Friday Fellow: Giraffe weevil

by Piter Kehoma Boll

Today we are going back to Madagascar, that weird African island that fights against Australia for the title of the most bizarre place on Earth. We already presented one of its inhabitants, the Grandidider’s Baobab, and today I’ll show you a tiny and unusual beetle, the giraffe weevil, Trachelophorus giraffa.

A male giraffe weevil. Photo by Frank Vassen*

A male giraffe weevil. Photo by Frank Vassen*

The reason of the name of this adorable creature is obvious at first sight. The unusual long neck most likely evolved through sexual selection, as it is three times longer in males than in females. Despite looking as something very inconvenient, the giraffe weevil’s neck is actually useful in helping it to roll leaves in order to build a nest.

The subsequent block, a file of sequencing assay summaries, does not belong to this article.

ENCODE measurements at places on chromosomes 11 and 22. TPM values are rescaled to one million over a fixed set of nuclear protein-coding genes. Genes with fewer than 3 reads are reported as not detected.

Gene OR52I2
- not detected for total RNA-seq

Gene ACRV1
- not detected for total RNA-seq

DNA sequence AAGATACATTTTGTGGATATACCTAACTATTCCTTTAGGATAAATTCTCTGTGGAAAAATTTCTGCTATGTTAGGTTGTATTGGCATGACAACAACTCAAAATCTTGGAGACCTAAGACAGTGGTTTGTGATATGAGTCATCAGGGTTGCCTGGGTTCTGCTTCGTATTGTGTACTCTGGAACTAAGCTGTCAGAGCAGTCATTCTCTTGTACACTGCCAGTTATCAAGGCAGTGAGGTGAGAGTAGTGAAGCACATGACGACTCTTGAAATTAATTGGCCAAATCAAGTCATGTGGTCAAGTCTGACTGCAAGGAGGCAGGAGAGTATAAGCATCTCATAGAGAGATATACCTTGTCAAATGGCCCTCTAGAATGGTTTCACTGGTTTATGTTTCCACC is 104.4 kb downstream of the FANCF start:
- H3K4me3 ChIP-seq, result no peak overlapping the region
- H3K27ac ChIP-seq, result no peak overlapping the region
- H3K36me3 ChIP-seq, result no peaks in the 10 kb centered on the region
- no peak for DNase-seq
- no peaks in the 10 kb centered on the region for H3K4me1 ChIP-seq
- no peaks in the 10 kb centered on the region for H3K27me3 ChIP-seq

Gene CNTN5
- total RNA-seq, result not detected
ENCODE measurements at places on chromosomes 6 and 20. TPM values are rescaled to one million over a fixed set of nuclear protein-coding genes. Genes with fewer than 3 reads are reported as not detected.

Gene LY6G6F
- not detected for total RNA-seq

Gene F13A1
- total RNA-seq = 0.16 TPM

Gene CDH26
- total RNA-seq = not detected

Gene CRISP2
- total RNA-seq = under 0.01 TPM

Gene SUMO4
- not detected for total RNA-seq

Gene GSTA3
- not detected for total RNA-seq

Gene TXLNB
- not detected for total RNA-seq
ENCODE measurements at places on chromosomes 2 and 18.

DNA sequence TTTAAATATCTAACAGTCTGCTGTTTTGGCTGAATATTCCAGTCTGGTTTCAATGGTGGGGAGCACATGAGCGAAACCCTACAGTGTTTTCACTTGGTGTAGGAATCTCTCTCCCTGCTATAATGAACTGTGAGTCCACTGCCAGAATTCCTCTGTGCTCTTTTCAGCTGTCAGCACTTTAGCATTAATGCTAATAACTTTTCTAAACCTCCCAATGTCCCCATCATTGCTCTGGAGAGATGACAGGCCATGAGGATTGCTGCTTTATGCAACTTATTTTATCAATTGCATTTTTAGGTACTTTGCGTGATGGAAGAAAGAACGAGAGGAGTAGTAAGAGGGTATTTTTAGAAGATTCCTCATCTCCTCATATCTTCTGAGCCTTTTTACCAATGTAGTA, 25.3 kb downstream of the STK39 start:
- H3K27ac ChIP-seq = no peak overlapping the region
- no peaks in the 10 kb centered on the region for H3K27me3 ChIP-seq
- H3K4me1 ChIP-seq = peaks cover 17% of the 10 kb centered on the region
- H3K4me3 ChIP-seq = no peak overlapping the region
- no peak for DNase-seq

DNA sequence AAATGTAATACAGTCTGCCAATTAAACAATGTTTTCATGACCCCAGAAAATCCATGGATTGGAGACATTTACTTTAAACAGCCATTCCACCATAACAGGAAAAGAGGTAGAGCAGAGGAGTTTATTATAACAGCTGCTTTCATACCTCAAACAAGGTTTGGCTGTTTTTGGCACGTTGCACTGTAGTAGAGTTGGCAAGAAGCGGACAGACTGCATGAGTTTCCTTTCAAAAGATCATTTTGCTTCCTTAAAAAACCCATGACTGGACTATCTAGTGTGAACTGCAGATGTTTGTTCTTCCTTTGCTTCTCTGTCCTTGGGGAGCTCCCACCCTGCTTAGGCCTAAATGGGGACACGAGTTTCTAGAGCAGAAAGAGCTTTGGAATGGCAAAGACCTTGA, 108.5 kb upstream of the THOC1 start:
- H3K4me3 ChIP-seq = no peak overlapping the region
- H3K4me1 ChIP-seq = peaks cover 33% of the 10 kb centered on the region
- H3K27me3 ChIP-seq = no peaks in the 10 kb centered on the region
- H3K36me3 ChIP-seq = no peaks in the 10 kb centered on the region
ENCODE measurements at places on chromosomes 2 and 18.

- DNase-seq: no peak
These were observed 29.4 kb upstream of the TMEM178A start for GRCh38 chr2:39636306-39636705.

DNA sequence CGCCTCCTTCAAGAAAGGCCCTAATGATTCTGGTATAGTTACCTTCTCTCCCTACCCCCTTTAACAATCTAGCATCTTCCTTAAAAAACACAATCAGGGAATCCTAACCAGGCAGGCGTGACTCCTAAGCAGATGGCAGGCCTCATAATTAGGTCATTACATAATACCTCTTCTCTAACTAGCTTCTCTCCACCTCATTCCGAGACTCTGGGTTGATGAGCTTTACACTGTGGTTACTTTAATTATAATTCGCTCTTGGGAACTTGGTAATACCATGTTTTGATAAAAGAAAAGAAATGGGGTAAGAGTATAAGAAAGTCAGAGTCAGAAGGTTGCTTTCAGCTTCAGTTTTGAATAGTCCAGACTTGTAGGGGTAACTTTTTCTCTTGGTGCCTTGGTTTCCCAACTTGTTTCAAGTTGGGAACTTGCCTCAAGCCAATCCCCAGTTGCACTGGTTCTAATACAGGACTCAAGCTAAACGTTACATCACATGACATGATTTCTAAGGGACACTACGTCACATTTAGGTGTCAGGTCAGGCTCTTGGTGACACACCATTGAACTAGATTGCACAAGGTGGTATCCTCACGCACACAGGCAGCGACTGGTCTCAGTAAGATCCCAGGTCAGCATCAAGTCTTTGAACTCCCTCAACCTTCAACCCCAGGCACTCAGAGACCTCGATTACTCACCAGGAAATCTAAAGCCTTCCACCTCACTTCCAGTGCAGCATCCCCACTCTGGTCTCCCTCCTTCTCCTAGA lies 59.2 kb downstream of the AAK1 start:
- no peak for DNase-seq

Measuring only about 2.5 cm in length, it is a considerably popular animal in lists of weird creatures, but unfortunately little is known about its life history and, just as virtually all life forms in the island, is threatened by habitat loss.

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References:

EOL. Giraffe Beetle. Available at: < http://eol.org/pages/621154/overview >. Access on May 16, 2016.

Wills, C. (2010) The Darwinian Tourist: Viewing the World Through Evolutionary Eyes. Oxford University Press.

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*Creative Commons License
This image is licensed under a Creative Commons Attribution 2.0 Generic License.

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Filed under Entomology, Friday Fellow

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